The food pantry is open on Tuesdays, Wednesdays and Saturdays and requires 4 volunteers for each 2-hour shift. Marc works 2 shifts per month and tries to help with extra shifts when needed. 

Before volunteering, Marc would regularly pray for those who were homeless and hungry but didn’t give of his time. Now, he can pray for a specific person he has met through the food pantry. Marc’s experience has been great, as are the people he works with. Those who ask for help from the food pantry are grateful.

The experience has made Marc more grateful too. Marc, like many of us, normally doesn’t even think twice about going to the grocery store anytime he needs something. But some of our neighbors right here in Carmel do not have the resources to do that even once. 

Thank you to Marc and all the OPPC members who volunteer and contribute to this worthwhile charity.

Food Insecurity | Lynne Davis

Lynne’s mission journey started quite a few years ago with providing clothes to Orchard Park Elementary School students and ultimately students in all Carmel Clay Schools. 

In 2017, Lynne expanded her efforts to food assistance. She and Rev. Kim Olson met with folks from Carmel Youth Assistance Program (CYAP) to discuss starting a summer food program for students who were food insecure. CYAP was looking for local churches to join the effort. 

Lynne felt a nudge from God that she needed to be involved. So, OPPC began accepting food donations from the congregation and Hamilton County Harvest Food Bank, along with monetary contributions from CYAP. 

OPPC members stepped up to gather, sort and organize the food donations. Bev Platt and Lynne spent many hours sorting canned peaches, pears, and green beans as they shared their stories. On Sunday mornings, members would pack bags and distribute them to families in need. Each family received enough food to cover their children’s breakfast and lunches for a week. The summer program ran for 11 weeks. Together with St. Christopher Episcopal Church and Our Lady of Mount Carmel (Merciful H.E.L.P), 130-170 students received weekly food supplies.

In 2021, the program changed to a central location – St. Elizabeth Seton – and only provided food for the weeks in July and early August. (Carmel Clay schools provided food for the June weeks.) OPPC volunteers continued helping to organize, pack and distribute the food bags. More than 377 children from 168 families were served.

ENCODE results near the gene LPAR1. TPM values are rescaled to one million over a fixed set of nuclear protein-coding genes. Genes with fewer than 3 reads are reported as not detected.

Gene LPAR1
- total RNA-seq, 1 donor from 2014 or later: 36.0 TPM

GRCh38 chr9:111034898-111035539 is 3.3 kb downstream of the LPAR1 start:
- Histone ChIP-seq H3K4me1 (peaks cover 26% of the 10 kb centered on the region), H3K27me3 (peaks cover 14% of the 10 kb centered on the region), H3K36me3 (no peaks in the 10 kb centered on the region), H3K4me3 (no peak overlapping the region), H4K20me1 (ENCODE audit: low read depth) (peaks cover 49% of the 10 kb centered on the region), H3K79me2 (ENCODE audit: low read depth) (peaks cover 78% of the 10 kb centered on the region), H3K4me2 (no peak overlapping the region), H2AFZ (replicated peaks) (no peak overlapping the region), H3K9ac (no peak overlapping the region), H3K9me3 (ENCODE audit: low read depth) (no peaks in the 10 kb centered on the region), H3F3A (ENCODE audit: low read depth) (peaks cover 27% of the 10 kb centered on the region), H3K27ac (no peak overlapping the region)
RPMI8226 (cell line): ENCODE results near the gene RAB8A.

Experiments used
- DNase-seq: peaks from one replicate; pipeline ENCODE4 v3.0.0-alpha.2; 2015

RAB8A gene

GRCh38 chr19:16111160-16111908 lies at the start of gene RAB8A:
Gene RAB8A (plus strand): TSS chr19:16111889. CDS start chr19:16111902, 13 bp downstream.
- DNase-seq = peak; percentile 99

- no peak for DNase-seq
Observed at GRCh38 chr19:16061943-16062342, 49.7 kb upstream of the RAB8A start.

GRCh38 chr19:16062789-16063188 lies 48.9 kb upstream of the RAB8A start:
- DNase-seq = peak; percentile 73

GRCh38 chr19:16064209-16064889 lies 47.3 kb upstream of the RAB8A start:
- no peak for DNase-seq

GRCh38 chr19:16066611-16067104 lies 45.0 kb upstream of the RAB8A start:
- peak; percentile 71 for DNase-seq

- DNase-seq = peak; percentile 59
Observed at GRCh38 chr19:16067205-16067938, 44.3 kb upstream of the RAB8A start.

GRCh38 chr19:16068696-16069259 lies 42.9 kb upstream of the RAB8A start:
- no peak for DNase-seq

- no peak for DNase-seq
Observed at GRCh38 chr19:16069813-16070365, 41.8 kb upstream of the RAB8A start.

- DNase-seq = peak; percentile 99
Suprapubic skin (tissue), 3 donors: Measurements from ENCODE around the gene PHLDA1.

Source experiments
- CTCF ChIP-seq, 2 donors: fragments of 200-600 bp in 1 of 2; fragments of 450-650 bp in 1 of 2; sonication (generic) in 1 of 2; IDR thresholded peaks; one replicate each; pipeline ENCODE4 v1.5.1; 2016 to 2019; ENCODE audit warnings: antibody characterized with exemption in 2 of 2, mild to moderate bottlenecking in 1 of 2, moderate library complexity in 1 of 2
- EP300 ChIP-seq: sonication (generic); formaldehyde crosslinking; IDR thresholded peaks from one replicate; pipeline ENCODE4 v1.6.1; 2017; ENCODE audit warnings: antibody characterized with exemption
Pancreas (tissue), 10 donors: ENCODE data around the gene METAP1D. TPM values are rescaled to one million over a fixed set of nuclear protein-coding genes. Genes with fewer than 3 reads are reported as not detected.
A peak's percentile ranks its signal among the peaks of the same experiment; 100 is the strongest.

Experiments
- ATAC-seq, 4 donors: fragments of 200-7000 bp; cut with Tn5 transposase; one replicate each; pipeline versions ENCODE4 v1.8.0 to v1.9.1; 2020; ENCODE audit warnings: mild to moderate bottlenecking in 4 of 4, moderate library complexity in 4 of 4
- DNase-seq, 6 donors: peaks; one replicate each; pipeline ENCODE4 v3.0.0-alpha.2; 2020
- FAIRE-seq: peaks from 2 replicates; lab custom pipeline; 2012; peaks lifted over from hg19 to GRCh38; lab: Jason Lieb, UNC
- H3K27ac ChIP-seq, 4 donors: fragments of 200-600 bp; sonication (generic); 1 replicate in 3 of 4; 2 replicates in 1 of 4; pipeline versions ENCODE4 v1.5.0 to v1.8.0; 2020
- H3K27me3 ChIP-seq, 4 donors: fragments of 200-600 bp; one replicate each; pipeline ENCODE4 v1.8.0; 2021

Lynne has transitioned away from leading OPPC’s participation in the summer food program. But her energy, enthusiasm, empathy and organizational skills were the primary reason for its success at OPPC. Many thanks Lynne. We are so glad you felt and responded to the nudge from God! For more information about the summer food program and other CYAP initiatives, visit http://youthassistance.org.

Indy ARea Food Insecurity | 

Mike Pietranczyk

In the Fall of 2014, members of Orchard Park Presbyterian Church and Harvest Christian Fellowship joined together in a test kitchen in Indianapolis to cook our very first Share the Harvest Thanksgiving meal.  The meals were distributed to families in need in and around the Reagan Park neighborhood of Indianapolis where Harvest Christian Fellowship is located.  The project was a great success, but more members of each congregation wished to get involved.  In an effort to give people the chance to have a “hands-on” mission experience, in later Share the Harvest events, hundreds of containers were distributed to members who wished to cook and share their own recipes for traditional Thanksgiving dishes.  Members prepared food and returned containers filled with their homemade contributions which were packaged along with freshly-roasted turkeys, prepared in the OPPC kitchen.  Children of the congregation created hand-made Thanksgiving greeting cards that were placed into each meal bag.  In addition to the food items prepared by the members of OPPC, the HCF congregation also contributed homemade, traditional side dishes, bags of fresh produce and gallons of ice tea.